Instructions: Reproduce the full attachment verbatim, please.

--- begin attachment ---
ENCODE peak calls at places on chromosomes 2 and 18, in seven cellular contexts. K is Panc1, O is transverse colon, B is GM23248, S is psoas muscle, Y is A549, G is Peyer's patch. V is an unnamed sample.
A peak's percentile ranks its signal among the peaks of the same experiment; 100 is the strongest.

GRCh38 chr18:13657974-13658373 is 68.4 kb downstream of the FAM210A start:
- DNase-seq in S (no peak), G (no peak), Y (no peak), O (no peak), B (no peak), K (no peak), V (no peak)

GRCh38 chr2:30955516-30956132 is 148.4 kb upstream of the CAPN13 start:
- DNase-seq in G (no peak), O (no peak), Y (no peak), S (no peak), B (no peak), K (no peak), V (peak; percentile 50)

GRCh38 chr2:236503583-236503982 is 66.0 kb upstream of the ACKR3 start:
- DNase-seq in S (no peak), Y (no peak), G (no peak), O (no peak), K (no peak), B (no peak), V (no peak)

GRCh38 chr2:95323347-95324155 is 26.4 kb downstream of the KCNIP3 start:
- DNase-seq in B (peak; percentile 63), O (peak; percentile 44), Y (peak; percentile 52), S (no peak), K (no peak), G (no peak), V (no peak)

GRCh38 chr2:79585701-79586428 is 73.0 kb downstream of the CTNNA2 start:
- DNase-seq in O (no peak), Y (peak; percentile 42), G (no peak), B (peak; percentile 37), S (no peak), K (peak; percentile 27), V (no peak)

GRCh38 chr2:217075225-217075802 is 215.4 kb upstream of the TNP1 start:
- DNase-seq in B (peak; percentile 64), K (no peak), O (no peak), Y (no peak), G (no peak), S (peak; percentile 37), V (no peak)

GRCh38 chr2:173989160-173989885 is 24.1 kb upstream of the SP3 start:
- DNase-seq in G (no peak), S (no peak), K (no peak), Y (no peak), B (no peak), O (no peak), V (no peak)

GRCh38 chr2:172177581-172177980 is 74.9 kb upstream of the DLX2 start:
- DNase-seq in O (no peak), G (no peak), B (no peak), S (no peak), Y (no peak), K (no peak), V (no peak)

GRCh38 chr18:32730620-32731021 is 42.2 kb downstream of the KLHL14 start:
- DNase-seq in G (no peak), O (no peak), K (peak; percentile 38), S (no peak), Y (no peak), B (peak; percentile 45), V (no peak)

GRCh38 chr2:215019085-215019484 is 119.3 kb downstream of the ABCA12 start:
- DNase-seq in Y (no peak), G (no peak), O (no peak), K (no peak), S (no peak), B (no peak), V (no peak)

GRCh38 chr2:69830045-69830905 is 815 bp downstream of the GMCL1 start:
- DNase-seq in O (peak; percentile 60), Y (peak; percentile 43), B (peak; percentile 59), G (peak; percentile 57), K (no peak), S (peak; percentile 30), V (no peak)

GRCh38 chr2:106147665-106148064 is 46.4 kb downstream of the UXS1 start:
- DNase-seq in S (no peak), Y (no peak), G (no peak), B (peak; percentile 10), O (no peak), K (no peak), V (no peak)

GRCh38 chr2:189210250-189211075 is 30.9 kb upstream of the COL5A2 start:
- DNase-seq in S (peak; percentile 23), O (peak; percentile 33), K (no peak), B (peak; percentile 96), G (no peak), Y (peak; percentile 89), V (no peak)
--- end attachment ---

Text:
ENCODE peak calls at places on chromosomes 2 and 18, in seven cellular contexts. K is Panc1, O is transverse colon, B is GM23248, S is psoas muscle, Y is A549, G is Peyer's patch. V is an unnamed sample.
A peak's percentile ranks its signal among the peaks of the same experiment; 100 is the strongest.

GRCh38 chr18:13657974-13658373 is 68.4 kb downstream of the FAM210A start:
- DNase-seq in S (no peak), G (no peak), Y (no peak), O (no peak), B (no peak), K (no peak), V (no peak)

GRCh38 chr2:30955516-30956132 is 148.4 kb upstream of the CAPN13 start:
- DNase-seq in G (no peak), O (no peak), Y (no peak), S (no peak), B (no peak), K (no peak), V (peak; percentile 50)

GRCh38 chr2:236503583-236503982 is 66.0 kb upstream of the ACKR3 start:
- DNase-seq in S (no peak), Y (no peak), G (no peak), O (no peak), K (no peak), B (no peak), V (no peak)

GRCh38 chr2:95323347-95324155 is 26.4 kb downstream of the KCNIP3 start:
- DNase-seq in B (peak; percentile 63), O (peak; percentile 44), Y (peak; percentile 52), S (no peak), K (no peak), G (no peak), V (no peak)

GRCh38 chr2:79585701-79586428 is 73.0 kb downstream of the CTNNA2 start:
- DNase-seq in O (no peak), Y (peak; percentile 42), G (no peak), B (peak; percentile 37), S (no peak), K (peak; percentile 27), V (no peak)

GRCh38 chr2:217075225-217075802 is 215.4 kb upstream of the TNP1 start:
- DNase-seq in B (peak; percentile 64), K (no peak), O (no peak), Y (no peak), G (no peak), S (peak; percentile 37), V (no peak)

GRCh38 chr2:173989160-173989885 is 24.1 kb upstream of the SP3 start:
- DNase-seq in G (no peak), S (no peak), K (no peak), Y (no peak), B (no peak), O (no peak), V (no peak)

GRCh38 chr2:172177581-172177980 is 74.9 kb upstream of the DLX2 start:
- DNase-seq in O (no peak), G (no peak), B (no peak), S (no peak), Y (no peak), K (no peak), V (no peak)

GRCh38 chr18:32730620-32731021 is 42.2 kb downstream of the KLHL14 start:
- DNase-seq in G (no peak), O (no peak), K (peak; percentile 38), S (no peak), Y (no peak), B (peak; percentile 45), V (no peak)

GRCh38 chr2:215019085-215019484 is 119.3 kb downstream of the ABCA12 start:
- DNase-seq in Y (no peak), G (no peak), O (no peak), K (no peak), S (no peak), B (no peak), V (no peak)

GRCh38 chr2:69830045-69830905 is 815 bp downstream of the GMCL1 start:
- DNase-seq in O (peak; percentile 60), Y (peak; percentile 43), B (peak; percentile 59), G (peak; percentile 57), K (no peak), S (peak; percentile 30), V (no peak)

GRCh38 chr2:106147665-106148064 is 46.4 kb downstream of the UXS1 start:
- DNase-seq in S (no peak), Y (no peak), G (no peak), B (peak; percentile 10), O (no peak), K (no peak), V (no peak)

GRCh38 chr2:189210250-189211075 is 30.9 kb upstream of the COL5A2 start:
- DNase-seq in S (peak; percentile 23), O (peak; percentile 33), K (no peak), B (peak; percentile 96), G (no peak), Y (peak; percentile 89), V (no peak)